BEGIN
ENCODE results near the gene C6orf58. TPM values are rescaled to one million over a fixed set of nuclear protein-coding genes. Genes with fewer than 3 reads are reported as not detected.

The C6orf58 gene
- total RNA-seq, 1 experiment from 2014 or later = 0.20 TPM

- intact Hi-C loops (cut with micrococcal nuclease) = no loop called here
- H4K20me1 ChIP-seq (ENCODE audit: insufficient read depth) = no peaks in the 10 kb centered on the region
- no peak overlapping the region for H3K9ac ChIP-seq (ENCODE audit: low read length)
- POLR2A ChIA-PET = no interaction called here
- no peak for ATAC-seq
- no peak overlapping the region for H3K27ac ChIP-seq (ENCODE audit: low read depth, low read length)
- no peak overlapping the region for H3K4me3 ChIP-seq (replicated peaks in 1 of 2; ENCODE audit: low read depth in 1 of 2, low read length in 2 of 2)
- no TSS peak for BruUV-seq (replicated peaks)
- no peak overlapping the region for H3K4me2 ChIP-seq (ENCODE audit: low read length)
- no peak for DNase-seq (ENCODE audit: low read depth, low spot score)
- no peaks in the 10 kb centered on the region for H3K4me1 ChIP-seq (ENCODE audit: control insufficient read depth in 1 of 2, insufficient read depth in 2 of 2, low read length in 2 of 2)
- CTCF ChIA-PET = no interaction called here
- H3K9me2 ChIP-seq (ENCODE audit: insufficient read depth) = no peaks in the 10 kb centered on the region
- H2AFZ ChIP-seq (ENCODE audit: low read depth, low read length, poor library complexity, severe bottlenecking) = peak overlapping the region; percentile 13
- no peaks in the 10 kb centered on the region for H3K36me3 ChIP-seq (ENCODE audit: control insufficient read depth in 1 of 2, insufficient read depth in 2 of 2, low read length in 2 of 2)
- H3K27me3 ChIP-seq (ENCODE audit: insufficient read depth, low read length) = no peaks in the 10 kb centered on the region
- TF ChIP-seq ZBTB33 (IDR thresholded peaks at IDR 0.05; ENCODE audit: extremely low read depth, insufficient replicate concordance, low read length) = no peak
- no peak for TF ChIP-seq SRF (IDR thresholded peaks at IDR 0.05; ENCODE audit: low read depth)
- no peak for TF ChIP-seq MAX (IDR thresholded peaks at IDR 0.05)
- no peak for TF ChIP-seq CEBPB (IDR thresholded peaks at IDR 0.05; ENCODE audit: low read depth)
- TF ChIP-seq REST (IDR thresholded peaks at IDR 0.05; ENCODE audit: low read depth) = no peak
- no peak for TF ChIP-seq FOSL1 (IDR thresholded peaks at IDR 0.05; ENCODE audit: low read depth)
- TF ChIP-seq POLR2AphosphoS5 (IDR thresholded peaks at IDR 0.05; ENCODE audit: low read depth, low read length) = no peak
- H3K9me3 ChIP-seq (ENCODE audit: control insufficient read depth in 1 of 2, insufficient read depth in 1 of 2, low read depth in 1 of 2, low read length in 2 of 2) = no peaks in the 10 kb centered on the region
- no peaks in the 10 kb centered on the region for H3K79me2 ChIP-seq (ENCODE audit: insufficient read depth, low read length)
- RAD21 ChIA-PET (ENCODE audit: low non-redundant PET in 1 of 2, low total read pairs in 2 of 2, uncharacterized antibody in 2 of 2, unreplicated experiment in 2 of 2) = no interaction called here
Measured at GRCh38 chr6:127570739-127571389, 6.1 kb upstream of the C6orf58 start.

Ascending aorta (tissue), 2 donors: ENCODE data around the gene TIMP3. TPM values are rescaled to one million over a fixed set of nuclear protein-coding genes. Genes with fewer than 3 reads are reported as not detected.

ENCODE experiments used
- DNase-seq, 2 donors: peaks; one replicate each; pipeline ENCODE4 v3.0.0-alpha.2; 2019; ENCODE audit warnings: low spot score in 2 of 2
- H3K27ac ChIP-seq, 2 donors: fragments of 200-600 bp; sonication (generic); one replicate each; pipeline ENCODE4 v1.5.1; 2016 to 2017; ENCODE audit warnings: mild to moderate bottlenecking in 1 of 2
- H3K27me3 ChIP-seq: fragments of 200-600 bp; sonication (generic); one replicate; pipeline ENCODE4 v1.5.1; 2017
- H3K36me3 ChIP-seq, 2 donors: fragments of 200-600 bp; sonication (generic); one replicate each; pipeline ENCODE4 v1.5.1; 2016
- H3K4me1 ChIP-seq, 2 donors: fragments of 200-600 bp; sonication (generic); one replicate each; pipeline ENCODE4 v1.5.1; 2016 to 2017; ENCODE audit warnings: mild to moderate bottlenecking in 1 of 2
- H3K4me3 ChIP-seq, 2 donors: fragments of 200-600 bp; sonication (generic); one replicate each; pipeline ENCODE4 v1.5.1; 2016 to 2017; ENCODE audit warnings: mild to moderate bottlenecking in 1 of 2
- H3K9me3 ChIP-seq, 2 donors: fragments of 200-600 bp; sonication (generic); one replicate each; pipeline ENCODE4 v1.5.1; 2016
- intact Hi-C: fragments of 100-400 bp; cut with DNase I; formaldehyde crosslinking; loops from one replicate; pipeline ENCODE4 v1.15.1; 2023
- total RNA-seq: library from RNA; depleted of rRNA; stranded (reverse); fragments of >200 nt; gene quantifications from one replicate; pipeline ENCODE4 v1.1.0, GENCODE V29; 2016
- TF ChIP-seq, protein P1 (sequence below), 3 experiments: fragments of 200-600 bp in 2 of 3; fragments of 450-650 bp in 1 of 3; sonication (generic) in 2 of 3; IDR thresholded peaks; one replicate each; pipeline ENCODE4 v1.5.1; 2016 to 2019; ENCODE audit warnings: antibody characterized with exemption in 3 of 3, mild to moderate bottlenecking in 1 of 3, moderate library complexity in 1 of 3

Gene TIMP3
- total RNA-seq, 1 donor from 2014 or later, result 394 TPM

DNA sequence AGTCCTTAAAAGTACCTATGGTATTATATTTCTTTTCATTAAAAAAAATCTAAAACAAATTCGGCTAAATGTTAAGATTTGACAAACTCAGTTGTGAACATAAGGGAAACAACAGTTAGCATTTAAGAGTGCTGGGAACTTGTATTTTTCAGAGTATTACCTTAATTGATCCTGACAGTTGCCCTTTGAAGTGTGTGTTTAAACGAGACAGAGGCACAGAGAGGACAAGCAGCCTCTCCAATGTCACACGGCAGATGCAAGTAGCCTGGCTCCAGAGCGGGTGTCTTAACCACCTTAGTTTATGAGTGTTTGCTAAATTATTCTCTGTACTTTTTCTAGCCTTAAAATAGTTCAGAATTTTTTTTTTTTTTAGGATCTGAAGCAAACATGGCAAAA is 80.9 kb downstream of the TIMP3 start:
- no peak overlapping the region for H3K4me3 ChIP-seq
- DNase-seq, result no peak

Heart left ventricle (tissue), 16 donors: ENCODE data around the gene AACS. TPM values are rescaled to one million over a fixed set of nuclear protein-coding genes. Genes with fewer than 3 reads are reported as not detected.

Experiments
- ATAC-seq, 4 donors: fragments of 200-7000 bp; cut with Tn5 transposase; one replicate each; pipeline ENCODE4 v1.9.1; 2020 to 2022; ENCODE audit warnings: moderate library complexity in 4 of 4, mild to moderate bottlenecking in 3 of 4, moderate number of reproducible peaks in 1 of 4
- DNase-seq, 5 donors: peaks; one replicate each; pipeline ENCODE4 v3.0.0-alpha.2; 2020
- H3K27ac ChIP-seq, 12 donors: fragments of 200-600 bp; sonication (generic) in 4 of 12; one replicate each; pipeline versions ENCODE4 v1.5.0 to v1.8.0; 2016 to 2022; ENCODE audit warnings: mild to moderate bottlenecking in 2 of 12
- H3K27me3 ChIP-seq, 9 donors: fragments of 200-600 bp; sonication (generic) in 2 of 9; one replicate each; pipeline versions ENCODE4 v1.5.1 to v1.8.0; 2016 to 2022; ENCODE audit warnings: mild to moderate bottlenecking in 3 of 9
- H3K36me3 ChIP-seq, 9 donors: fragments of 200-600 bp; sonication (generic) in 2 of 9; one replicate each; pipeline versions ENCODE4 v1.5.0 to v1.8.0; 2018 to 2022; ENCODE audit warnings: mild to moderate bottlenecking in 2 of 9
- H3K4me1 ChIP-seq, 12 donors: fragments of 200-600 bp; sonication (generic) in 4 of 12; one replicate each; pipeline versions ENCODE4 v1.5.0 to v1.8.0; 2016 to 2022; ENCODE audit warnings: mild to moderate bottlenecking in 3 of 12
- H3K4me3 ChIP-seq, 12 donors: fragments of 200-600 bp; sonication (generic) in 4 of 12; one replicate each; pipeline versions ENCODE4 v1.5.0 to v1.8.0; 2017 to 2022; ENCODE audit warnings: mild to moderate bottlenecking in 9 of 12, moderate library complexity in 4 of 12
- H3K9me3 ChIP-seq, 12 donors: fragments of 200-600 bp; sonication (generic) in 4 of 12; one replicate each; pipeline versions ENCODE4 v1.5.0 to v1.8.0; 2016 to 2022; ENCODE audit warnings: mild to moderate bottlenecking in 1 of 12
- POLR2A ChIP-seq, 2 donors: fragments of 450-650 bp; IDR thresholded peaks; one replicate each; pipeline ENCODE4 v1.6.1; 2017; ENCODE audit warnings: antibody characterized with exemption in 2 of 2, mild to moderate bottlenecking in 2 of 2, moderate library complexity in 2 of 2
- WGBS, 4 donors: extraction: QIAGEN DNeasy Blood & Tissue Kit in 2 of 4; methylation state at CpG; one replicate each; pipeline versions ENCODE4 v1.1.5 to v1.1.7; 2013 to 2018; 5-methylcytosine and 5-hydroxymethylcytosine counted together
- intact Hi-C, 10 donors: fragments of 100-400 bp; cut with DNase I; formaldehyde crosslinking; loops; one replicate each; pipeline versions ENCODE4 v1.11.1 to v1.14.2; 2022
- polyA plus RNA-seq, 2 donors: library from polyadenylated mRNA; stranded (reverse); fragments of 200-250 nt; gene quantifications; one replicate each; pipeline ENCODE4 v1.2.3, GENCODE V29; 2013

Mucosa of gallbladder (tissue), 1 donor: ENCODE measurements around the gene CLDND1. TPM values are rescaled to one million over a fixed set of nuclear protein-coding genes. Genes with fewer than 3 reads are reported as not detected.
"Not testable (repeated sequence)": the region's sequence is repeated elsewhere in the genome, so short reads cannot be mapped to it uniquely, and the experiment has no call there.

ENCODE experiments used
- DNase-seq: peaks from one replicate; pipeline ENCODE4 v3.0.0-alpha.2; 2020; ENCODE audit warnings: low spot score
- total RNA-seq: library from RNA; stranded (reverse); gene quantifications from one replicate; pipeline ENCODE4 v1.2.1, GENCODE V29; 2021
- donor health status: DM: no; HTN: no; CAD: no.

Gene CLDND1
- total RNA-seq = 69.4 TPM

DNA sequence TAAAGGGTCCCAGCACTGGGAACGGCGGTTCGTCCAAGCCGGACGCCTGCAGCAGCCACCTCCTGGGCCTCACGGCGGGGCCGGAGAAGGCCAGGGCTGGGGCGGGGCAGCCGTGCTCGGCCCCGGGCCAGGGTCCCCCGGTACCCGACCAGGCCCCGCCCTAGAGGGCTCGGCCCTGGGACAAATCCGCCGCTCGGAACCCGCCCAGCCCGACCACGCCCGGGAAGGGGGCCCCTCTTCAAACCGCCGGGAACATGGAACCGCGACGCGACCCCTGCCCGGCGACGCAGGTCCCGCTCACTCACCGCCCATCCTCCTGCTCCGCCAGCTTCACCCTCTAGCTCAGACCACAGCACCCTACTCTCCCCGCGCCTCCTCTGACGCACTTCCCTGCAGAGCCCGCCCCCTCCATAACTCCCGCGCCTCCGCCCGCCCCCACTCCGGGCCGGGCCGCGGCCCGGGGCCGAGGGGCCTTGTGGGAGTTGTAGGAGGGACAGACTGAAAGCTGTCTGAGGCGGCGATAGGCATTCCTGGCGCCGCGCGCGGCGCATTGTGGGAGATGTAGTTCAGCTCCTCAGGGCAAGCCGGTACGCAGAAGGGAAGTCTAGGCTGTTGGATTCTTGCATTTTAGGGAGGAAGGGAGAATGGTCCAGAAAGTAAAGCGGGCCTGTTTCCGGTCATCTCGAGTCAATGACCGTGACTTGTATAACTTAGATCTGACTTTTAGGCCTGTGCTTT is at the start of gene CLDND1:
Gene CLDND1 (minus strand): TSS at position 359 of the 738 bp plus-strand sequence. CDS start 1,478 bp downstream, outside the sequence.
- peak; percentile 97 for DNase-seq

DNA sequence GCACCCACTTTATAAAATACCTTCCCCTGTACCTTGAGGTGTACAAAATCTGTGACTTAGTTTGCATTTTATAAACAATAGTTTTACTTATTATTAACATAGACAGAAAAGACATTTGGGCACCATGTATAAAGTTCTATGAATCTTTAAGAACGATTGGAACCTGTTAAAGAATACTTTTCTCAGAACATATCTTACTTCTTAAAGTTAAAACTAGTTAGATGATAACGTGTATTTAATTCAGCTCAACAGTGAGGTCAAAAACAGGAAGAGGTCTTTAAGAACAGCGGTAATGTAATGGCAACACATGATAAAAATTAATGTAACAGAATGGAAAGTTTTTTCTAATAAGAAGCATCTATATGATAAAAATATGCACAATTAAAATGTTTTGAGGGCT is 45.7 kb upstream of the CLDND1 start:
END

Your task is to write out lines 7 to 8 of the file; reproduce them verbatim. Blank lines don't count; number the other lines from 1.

- POLR2A ChIA-PET = no interaction called here
- no peak for ATAC-seq